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8428 Dave Johnson answered the call to the Class of 1971 bullpen

8428 DAVID BRUCE (DB) JOHNSONClass Secretary – Class of 1971

David  Johnson was born in December 1947 and raised in Lindsay, Ontario.  He attended the Lindsay Collegiate and Vocational Institute (LCVI) when Ontario still had Grade 13.

We recently caught up with David who now resides in Creemore, ON located in Simcoe County.  The very proud member of the Class of 1971, kindly shared memories going back to his first year arrival at RMC in 1966. He is candid in talking about his military college 5 year year experience; time as a pilot following graduation, what he did as acivil servant in Ottawa and finally his ‘golden’ years.

In his own words:

What was your main motivation towards applying to Milcol:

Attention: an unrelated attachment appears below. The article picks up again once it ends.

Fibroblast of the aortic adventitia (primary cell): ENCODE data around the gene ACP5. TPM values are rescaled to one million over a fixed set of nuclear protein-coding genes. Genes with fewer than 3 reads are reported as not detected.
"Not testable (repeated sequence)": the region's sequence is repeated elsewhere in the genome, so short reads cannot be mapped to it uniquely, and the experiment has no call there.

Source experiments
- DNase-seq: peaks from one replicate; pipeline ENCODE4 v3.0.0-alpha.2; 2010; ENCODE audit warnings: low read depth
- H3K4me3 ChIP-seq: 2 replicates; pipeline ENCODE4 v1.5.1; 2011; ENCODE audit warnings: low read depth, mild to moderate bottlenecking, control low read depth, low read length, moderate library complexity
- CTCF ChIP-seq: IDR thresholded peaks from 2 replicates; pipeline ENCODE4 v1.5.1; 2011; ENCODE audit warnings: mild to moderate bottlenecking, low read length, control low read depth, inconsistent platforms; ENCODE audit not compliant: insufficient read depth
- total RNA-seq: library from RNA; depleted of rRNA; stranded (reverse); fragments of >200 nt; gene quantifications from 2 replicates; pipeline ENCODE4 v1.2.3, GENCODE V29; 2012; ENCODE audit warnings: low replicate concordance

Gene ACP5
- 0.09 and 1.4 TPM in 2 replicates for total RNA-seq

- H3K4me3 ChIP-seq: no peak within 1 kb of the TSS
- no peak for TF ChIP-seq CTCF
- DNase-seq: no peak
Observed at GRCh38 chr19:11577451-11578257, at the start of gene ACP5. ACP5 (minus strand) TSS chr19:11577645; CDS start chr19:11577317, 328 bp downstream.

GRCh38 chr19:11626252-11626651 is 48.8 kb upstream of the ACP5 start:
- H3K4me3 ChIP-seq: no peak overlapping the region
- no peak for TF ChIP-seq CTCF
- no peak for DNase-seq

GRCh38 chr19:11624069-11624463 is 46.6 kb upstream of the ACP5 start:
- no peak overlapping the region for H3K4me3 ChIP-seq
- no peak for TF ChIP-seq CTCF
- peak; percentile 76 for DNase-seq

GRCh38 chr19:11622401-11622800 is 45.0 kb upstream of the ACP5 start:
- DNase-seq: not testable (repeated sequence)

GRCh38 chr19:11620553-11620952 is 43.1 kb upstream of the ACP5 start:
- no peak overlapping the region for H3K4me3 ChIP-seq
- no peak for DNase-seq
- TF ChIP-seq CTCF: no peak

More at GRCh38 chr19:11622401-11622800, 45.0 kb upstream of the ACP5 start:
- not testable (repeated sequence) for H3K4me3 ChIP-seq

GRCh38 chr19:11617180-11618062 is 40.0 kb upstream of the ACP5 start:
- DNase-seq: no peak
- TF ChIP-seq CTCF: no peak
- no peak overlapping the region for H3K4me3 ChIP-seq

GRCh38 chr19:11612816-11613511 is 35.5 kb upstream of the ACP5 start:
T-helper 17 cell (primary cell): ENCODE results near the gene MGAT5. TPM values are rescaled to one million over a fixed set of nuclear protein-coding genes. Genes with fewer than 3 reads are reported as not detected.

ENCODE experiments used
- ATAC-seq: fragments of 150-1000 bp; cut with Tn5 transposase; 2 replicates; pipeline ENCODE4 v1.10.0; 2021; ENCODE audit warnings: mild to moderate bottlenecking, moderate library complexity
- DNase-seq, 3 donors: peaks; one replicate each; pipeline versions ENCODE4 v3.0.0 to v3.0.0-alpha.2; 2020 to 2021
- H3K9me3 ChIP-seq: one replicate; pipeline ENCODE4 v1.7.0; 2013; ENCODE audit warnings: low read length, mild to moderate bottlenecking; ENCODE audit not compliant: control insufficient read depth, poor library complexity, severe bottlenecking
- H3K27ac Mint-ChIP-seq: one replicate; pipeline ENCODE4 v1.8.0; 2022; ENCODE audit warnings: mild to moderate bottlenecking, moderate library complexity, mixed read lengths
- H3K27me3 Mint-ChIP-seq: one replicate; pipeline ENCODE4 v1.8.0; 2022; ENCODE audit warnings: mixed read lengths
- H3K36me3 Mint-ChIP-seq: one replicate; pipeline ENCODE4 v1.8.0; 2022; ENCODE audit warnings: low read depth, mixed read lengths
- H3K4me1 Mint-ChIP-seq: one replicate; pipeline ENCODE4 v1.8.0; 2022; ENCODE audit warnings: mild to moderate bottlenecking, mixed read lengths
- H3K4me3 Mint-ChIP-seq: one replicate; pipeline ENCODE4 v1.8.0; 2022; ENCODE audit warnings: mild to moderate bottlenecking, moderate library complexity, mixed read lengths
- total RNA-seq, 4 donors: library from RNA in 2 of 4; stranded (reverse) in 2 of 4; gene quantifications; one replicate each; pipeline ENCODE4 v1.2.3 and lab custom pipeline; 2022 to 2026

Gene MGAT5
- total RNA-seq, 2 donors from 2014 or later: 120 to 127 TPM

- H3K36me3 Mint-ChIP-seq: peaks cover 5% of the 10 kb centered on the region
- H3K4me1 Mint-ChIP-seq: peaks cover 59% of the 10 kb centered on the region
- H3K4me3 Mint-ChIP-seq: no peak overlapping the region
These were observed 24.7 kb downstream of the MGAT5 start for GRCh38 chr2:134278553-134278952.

“When I was starting Grade 10, my mother initiated a serious conversation.  She told me that she thought I wasn’t applying myself adequately and that I could do much better. As a result of that discussion, I promised her that I would go to University…somewhere.  I will never know for sure; however, I think that was when she was diagnosed with cancer.  Alas, my mother died from cancer in September 1965 – the year I started my Grade 13. (Aside: I wanted to go to Guelph to study entomology; however, given that my Dad had spent everything he had to cover my mother’s medical expenses, I had no financial support accessible to me.)  Moving forward, in December of that year, I had a chat with my friend, Terry Cockerill (he graduated RMC1970), who had been involved in the Army Cadets.  Terry told me that he was applying to RMC.  My question to Terry was: ”WHAT is RMC?”  When he told me that I could join the Canadian Armed Forces…GO TO COLLEGE, get room, board, uniforms etc. and be paid while most importantly fulfilling my promise to my mother, I went directly to the recruiting center in Peterborough and signed up.  Based upon my High School record, I was accepted into the Royal Military College in Kingston before I had even written a single Grade 13 Final exam.  I guess the fact that I was the top male achiever both academically and athletically in my 1966 High School graduating class influenced the prompt approval.  I have never regretted my decision!!